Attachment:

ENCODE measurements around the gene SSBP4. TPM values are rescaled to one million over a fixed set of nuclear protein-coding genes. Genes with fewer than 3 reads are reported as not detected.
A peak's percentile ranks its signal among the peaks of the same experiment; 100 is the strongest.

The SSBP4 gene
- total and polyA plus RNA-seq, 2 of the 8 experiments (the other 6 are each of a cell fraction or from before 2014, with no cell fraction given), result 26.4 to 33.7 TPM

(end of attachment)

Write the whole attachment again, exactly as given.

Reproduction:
ENCODE measurements around the gene SSBP4. TPM values are rescaled to one million over a fixed set of nuclear protein-coding genes. Genes with fewer than 3 reads are reported as not detected.
A peak's percentile ranks its signal among the peaks of the same experiment; 100 is the strongest.

The SSBP4 gene
- total and polyA plus RNA-seq, 2 of the 8 experiments (the other 6 are each of a cell fraction or from before 2014, with no cell fraction given), result 26.4 to 33.7 TPM